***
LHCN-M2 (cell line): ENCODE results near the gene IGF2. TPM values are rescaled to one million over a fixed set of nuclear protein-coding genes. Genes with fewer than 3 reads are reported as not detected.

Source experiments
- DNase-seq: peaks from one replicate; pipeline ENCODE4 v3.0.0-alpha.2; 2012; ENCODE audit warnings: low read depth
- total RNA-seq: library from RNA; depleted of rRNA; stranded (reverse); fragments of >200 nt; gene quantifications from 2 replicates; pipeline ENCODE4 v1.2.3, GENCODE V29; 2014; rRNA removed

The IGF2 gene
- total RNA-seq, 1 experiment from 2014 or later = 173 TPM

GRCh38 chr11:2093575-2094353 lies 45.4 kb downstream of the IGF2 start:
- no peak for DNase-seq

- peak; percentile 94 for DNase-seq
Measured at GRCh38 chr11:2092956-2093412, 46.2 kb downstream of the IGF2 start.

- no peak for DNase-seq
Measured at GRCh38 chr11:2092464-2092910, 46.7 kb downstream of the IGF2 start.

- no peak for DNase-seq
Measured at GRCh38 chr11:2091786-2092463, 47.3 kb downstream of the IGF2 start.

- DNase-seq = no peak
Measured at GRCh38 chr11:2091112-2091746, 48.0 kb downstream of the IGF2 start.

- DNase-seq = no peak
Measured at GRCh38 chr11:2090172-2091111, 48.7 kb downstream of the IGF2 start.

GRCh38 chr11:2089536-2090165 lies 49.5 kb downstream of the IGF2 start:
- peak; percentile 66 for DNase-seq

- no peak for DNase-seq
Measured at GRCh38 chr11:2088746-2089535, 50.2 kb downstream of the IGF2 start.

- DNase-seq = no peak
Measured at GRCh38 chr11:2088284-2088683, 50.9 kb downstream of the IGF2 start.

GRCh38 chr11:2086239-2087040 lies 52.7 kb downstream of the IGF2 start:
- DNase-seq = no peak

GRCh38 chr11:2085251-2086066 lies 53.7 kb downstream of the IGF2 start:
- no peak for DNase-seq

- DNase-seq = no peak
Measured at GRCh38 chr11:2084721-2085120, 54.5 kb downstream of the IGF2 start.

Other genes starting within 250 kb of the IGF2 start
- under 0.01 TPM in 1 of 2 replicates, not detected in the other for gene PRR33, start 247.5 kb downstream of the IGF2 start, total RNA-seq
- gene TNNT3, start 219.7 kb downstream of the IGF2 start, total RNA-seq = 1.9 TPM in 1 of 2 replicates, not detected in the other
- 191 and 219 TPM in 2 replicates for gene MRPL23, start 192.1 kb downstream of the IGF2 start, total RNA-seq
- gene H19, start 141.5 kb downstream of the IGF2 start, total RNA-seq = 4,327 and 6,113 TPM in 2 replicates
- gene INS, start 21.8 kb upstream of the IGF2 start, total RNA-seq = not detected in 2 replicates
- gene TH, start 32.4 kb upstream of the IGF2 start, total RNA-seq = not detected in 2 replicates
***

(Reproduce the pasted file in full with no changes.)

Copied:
LHCN-M2 (cell line): ENCODE results near the gene IGF2. TPM values are rescaled to one million over a fixed set of nuclear protein-coding genes. Genes with fewer than 3 reads are reported as not detected.

Source experiments
- DNase-seq: peaks from one replicate; pipeline ENCODE4 v3.0.0-alpha.2; 2012; ENCODE audit warnings: low read depth
- total RNA-seq: library from RNA; depleted of rRNA; stranded (reverse); fragments of >200 nt; gene quantifications from 2 replicates; pipeline ENCODE4 v1.2.3, GENCODE V29; 2014; rRNA removed

The IGF2 gene
- total RNA-seq, 1 experiment from 2014 or later = 173 TPM

GRCh38 chr11:2093575-2094353 lies 45.4 kb downstream of the IGF2 start:
- no peak for DNase-seq

- peak; percentile 94 for DNase-seq
Measured at GRCh38 chr11:2092956-2093412, 46.2 kb downstream of the IGF2 start.

- no peak for DNase-seq
Measured at GRCh38 chr11:2092464-2092910, 46.7 kb downstream of the IGF2 start.

- no peak for DNase-seq
Measured at GRCh38 chr11:2091786-2092463, 47.3 kb downstream of the IGF2 start.

- DNase-seq = no peak
Measured at GRCh38 chr11:2091112-2091746, 48.0 kb downstream of the IGF2 start.

- DNase-seq = no peak
Measured at GRCh38 chr11:2090172-2091111, 48.7 kb downstream of the IGF2 start.

GRCh38 chr11:2089536-2090165 lies 49.5 kb downstream of the IGF2 start:
- peak; percentile 66 for DNase-seq

- no peak for DNase-seq
Measured at GRCh38 chr11:2088746-2089535, 50.2 kb downstream of the IGF2 start.

- DNase-seq = no peak
Measured at GRCh38 chr11:2088284-2088683, 50.9 kb downstream of the IGF2 start.

GRCh38 chr11:2086239-2087040 lies 52.7 kb downstream of the IGF2 start:
- DNase-seq = no peak

GRCh38 chr11:2085251-2086066 lies 53.7 kb downstream of the IGF2 start:
- no peak for DNase-seq

- DNase-seq = no peak
Measured at GRCh38 chr11:2084721-2085120, 54.5 kb downstream of the IGF2 start.

Other genes starting within 250 kb of the IGF2 start
- under 0.01 TPM in 1 of 2 replicates, not detected in the other for gene PRR33, start 247.5 kb downstream of the IGF2 start, total RNA-seq
- gene TNNT3, start 219.7 kb downstream of the IGF2 start, total RNA-seq = 1.9 TPM in 1 of 2 replicates, not detected in the other
- 191 and 219 TPM in 2 replicates for gene MRPL23, start 192.1 kb downstream of the IGF2 start, total RNA-seq
- gene H19, start 141.5 kb downstream of the IGF2 start, total RNA-seq = 4,327 and 6,113 TPM in 2 replicates
- gene INS, start 21.8 kb upstream of the IGF2 start, total RNA-seq = not detected in 2 replicates
- gene TH, start 32.4 kb upstream of the IGF2 start, total RNA-seq = not detected in 2 replicates